aha moment, kids, memories, Nancy, special, students

Each Day is Special – Nancy’s Aha Moment


This week’s aha moment is shared by Nancy Ehrlich @NancyTeaches, a passionate teachers who’s blog is a must read. Nancy and her writing about reading and teaching has inspired me on more than one occasion, so do follow her on Twitter and add her blog to your feed. She says about herself, “I have been a teacher all of my life.  I can’t remember when I wasn’t a teacher.  I started my own school in my backyard when I was in fourth grade.  I showed up at the neighbors’ houses for parent-teacher conferences!  Currently I am a reading specialist and former head of school who returned to the classroom. My class and I looped and stayed together for fourth grade.  This is my 29th year in the field of education.”


When asked to describe my “aha” moment in teaching, I was flooded with a plethora of images.  Imagine a montage of every day in your teaching life. My memories are a swirling mist of faces smiling at me as I remember the different children, classrooms and settings that filled the years.  Each day as a teacher was special.  Every child that crept into my heart defines my career.  I could never choose just one!

Of course, there have been bumps along the way.  There were days that I wanted to pull my hair out and run screaming from the classroom.  However, when I look back, a child was never the catalyst.  They were my soft-spot to land even on the worst of days.  Once engaged with a student, the rest of the world faded away.  They were all that mattered.

I remember Josh who came to me as a third grader and couldn’t read.  His parents and I put our heads together and came up with a plan.  We worked as a team and built his skills as well as his confidence.  By the way, he is doing well in college now.  I remember Taylor who was the perfect little angel in the classroom, but I knew she wasn’t learning.  Through testing, we discovered she had severe ADD and with the right plan, began to flourish.  I was so grateful I trusted my instinct.

I remember on September 11th the world changed for everyone, but for one of my students, it was intimately personal.  When this student’s parents called me to let me know what was happening and people were scrambling to get to school and chaos was everywhere, this child and I went for a long walk.  (I was a head of school at this point and could do this.) Throughout the next month as she grieved for her lost family member, she and I talked and read books together.  I hope I was a place for her to heal.  I will never forget her showing me the dust from the collapsed towers.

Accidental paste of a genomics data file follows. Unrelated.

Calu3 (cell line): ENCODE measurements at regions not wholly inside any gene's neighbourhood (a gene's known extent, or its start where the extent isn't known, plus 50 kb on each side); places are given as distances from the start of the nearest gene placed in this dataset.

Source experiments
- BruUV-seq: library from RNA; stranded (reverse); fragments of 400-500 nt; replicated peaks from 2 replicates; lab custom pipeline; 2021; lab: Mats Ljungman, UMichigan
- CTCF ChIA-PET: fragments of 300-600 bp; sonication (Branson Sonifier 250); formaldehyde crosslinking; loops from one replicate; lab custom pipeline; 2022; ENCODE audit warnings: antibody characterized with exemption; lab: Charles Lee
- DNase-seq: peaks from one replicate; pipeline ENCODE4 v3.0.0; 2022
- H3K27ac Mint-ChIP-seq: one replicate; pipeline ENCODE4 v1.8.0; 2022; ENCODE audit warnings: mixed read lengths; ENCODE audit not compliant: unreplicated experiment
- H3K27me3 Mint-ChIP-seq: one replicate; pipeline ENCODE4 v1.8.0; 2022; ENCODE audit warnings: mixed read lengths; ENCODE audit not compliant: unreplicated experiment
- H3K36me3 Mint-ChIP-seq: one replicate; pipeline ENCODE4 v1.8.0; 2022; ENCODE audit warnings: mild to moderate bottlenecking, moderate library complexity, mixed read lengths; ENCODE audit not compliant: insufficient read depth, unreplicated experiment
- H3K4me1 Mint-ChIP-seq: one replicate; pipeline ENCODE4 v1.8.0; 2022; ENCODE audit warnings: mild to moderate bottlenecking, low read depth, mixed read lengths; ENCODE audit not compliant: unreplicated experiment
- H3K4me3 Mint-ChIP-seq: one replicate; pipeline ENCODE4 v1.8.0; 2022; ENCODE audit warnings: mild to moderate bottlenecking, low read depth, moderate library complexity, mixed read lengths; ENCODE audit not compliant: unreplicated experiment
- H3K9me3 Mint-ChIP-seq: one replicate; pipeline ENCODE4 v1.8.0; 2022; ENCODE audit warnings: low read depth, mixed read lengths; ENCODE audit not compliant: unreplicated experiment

Then there was Izzy!  She and I bonded the moment she put her hand in mine as I guided her to the classroom.  She came to me significantly below grade level and was raw from the experiences she had in a former school.  Together we taught each other so much.  She is on grade level now and I learned to be a better teacher through working with her.

I walk into a classroom each day grateful.  George E. Fraiser said, “No one should teach who is not a bit awed by the importance of the profession.”  I’m thankful that each day gives me “aha” moments of joy.  I search every day for a way to connect with students, so that when they leave me, they will remember that learning is always filled with “aha” moments.

3 thoughts on “Each Day is Special – Nancy’s Aha Moment”

  1. What a beautiful, inspiring post! I think teaching is both the most challenging and the best job there is. Though curriculum binders sit on our desks, demanding accountability, once we close the door to our classrooms, what really matters is our connection to each child. They, and they alone, are the ones we must be accountable to. It is their lives, and not just their academic lives, that we impact every day, just as they in turn impact ours. A child's touch is like that of a butterfly – so gentle you can hardly feel it but if you look closely, you will be awed by the depth of their their colors and their beauty and be changed, forever. So when we tread too closely to practices that tend to dehumanize learning, or get frustrated to the point where we are ready to give up teaching, we must remember to listen to the butterflies. They are whispering, "The children are the prize".

  2. Thank you Nancy for this beautiful post. I am teary-eyed as I read about each child and his/her story. I know that sometimes we get overwhelmed or burdened by aspects of our jobs, but you have pointed out the amazing power we have with kids.You inspire me. Thank you!

  3. Having been at the receiving end of this remarkable woman's teaching I can tell you that she has an amazing ability to connect with and inspire children at all levels. She has turned around those that were behind and taken those ahead and provided them with challenge and confidence as well. Good teachers don't just teach from a book. They teach from their hearts and souls. They walk into the classroom each day and put aside their own lives, welcome in the traumas and dramas of their students. They enrich the lives of all they touch with knowledge, guidance and true caring. At the end of the day they send kids home a little smarter, a little healed and a lot more ready for the challenges of tomorrow. Nancy is all of this and more! I feel very lucky because she has touched the lives of not just my daughter and the other students she has had but because she has touched my life and taught me what to expect from a good teacher and how to be a good person as well!

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